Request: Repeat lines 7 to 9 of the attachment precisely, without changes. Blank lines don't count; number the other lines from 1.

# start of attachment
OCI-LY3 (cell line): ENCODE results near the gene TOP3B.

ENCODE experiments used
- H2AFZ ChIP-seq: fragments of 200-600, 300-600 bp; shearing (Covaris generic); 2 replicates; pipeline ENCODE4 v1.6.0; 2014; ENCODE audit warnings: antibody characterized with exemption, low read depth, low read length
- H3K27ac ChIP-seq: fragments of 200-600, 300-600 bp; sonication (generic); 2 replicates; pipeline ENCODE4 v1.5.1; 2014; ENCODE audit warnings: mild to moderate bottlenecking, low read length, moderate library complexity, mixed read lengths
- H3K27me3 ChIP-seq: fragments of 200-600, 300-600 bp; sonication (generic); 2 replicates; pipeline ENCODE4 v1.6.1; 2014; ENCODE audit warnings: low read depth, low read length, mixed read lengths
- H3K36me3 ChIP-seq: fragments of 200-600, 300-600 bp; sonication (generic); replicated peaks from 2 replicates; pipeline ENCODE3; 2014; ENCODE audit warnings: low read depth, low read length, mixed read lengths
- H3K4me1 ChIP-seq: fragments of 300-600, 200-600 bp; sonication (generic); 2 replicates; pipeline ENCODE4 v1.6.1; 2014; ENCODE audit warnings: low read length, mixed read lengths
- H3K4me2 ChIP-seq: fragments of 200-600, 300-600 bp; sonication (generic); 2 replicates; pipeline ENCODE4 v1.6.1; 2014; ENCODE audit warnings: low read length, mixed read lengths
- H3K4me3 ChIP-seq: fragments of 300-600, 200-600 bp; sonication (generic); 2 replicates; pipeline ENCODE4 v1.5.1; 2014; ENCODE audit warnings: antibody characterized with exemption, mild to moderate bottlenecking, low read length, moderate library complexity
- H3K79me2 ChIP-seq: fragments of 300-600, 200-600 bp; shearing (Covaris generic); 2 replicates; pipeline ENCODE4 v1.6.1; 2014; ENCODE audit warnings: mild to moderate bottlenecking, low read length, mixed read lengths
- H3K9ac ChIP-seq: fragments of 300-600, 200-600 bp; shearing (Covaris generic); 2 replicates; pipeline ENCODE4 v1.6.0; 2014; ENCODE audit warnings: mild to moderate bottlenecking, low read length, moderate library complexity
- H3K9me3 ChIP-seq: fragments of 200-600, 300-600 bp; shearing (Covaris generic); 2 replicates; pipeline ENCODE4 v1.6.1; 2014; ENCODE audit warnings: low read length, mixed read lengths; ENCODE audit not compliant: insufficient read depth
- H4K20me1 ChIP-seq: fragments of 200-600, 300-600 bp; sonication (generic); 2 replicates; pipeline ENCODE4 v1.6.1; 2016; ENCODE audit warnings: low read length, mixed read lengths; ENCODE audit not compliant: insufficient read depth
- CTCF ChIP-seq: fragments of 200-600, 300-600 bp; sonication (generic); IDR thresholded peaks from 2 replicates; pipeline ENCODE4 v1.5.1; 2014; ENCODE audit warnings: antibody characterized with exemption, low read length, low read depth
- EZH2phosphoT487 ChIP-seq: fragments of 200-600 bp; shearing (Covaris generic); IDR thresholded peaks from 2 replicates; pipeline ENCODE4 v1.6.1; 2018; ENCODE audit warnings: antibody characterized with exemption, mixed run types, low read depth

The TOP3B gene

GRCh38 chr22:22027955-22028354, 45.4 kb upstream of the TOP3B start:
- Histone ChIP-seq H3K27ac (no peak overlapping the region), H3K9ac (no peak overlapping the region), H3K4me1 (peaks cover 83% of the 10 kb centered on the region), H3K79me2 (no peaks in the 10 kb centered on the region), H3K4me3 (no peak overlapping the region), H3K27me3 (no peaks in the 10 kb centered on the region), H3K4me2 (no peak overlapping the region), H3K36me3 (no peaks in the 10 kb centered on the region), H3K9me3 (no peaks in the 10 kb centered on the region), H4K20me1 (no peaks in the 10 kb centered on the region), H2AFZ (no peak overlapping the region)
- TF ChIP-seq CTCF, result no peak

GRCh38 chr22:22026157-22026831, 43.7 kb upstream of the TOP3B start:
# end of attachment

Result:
- H3K4me1 ChIP-seq: fragments of 300-600, 200-600 bp; sonication (generic); 2 replicates; pipeline ENCODE4 v1.6.1; 2014; ENCODE audit warnings: low read length, mixed read lengths
- H3K4me2 ChIP-seq: fragments of 200-600, 300-600 bp; sonication (generic); 2 replicates; pipeline ENCODE4 v1.6.1; 2014; ENCODE audit warnings: low read length, mixed read lengths
- H3K4me3 ChIP-seq: fragments of 300-600, 200-600 bp; sonication (generic); 2 replicates; pipeline ENCODE4 v1.5.1; 2014; ENCODE audit warnings: antibody characterized with exemption, mild to moderate bottlenecking, low read length, moderate library complexity